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SCADA goes long

2010-03-28 13:42:40views: 823Stuart Boyer (ISA)

SCADA goes long

Supervisory control and data acquisition (SCADA) is the technology we use to control processes that extend over long distances.  Occasionally, in a plant, there are parts of the process that are so far away from the control room that a SCADA system can be included in the plant distributed control system (DCS) to reach them. Usually controlling these processes is simple, involving measuring flows or temperatures, monitoring alarms, opening or closing valves, turning motors on or off, opening or closing switches, and adjusting set points on controllers located near the process.  While this control is simple, it is usually very important.  Also, the speed with which we respond to information about these processes is not critical—the response time is not urgent.  If these statements are true, why has SCADA become such a popular technology?

A long time ago, all processes were controlled manually.  Most processes were “batch.”  That is, the person that was in charge would mix the correct amount of each ingredient, would add heat to bring the mixture to a selected temperature, would stir for an experimentally determined time, and would cool the product.  Often, the method of telling if the amount of each ingredient was correct was a personal preference of the mixer, and the temperature was estimated by knowing how long the heat had been applied.  The speed of cooling was controlled by the ambient temperature.

Eventually, someone noticed the quality of the product depended on who was doing the mixing.  Shortly after this, experiments were conducted to determine what made one mixer’s product better than that of another mixer.  Better measurements of the ingredients were tried.  Thermometers were used to control the temperature.  Mechanical stirring was applied to eliminate the human tendency to stir less rather than more.  Different rates of change of cooling were evaluated, and the best rates were selected.  In short, process instrumentation was introduced to improve the quality of the product.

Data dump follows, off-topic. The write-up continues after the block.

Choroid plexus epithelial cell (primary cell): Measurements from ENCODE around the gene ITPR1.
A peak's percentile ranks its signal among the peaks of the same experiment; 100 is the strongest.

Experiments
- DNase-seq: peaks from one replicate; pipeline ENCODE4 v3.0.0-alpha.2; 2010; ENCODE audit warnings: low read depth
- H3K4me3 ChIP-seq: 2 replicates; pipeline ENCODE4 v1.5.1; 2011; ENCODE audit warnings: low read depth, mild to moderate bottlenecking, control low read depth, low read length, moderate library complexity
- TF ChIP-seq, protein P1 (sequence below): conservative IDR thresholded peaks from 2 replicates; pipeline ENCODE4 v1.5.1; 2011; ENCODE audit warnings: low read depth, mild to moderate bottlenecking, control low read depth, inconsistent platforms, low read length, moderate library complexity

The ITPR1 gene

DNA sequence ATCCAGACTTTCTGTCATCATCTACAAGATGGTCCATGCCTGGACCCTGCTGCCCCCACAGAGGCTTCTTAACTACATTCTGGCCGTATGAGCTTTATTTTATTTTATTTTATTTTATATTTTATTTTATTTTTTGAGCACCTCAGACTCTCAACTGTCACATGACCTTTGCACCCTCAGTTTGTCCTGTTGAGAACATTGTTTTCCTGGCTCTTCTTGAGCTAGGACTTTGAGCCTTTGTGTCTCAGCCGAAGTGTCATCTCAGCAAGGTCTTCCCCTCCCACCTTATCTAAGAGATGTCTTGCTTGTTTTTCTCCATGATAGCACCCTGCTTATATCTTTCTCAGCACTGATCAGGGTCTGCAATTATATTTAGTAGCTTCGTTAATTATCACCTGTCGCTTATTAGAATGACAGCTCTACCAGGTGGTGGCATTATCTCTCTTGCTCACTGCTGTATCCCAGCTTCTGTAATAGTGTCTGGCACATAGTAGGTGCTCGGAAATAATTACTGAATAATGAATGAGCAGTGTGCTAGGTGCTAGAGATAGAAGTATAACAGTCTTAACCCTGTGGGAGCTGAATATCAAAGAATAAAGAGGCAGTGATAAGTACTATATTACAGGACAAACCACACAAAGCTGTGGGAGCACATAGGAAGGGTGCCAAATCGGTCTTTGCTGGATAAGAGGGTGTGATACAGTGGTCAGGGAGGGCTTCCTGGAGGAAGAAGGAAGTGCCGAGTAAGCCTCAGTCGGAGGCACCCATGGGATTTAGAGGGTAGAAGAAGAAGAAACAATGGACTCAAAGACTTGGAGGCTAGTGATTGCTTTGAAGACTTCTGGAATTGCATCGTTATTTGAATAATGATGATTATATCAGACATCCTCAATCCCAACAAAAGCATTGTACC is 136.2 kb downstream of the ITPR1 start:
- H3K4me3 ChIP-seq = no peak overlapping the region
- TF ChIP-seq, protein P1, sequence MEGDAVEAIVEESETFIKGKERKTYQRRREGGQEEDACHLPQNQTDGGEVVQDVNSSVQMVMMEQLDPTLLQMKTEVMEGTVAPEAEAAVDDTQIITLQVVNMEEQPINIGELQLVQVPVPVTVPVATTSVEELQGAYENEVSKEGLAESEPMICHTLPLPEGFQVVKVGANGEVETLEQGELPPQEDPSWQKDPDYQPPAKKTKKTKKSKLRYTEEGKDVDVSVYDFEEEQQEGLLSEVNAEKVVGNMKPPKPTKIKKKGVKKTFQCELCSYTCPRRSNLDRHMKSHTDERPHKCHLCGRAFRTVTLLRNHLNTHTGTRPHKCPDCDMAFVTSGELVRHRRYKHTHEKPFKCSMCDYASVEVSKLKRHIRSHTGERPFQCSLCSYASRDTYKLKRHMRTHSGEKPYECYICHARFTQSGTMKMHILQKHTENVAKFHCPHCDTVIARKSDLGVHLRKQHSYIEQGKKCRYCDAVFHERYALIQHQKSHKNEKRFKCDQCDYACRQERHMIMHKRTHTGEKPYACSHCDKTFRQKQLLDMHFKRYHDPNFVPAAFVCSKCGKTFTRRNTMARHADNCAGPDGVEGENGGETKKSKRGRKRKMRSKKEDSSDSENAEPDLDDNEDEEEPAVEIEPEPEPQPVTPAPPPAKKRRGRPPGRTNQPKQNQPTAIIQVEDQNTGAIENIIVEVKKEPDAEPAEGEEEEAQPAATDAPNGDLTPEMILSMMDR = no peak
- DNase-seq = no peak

At about this time, the person who controlled these factors was reading all of the instruments and manually adjusting fuel and stirring rates, adding ingredients at the right time, and removing the heat and providing cooling water of the right temperature and at the right rate.  That person was probably also cleaning the pots after every batch of product was made.

As process instrumentation improved, it became practical to convert some classes of process from “batch” to “continuous”.  Process fluids could now be added to and removed from the process container without stopping the flow.  Generator voltages and currents could be controlled without turning off the generator to adjust settings of the machine.  Materials could be shaped to the proper dimension without stopping the shaping process to measure if they were now the correct size.  When done properly, this continuous processing resulted in massive increases in throughput.  But it also required more dedicated attention of the operator because failure to notice a change in process measurement would surely result in product that was out of specification.

The next developments integrated the measuring and control functions. A controller that pinched down on the fuel when the mixture got too hot was easy to build and could be relied upon to do a better job than an operator whose attention may wander.  It was not much of a stretch to develop devices that could control the rate of change of temperature, other devices that could change from adding heat to removing heat after a preselected time, and even more devices that could add and stir the proper amounts of ingredients.  The operator’s function became one of monitoring all of these devices to ensure they did the right things.  When the operator was no longer continuously occupied running one process, management decided to assign two or three processes to each operator.  Control shifted from one corner of the process to a room dedicated to control.  The increased distance from the process to the control room meant pneumatic and hydraulic lines became prohibitively expensive and pairs of copper electric lines, each pair dedicated to one signal, replaced them.

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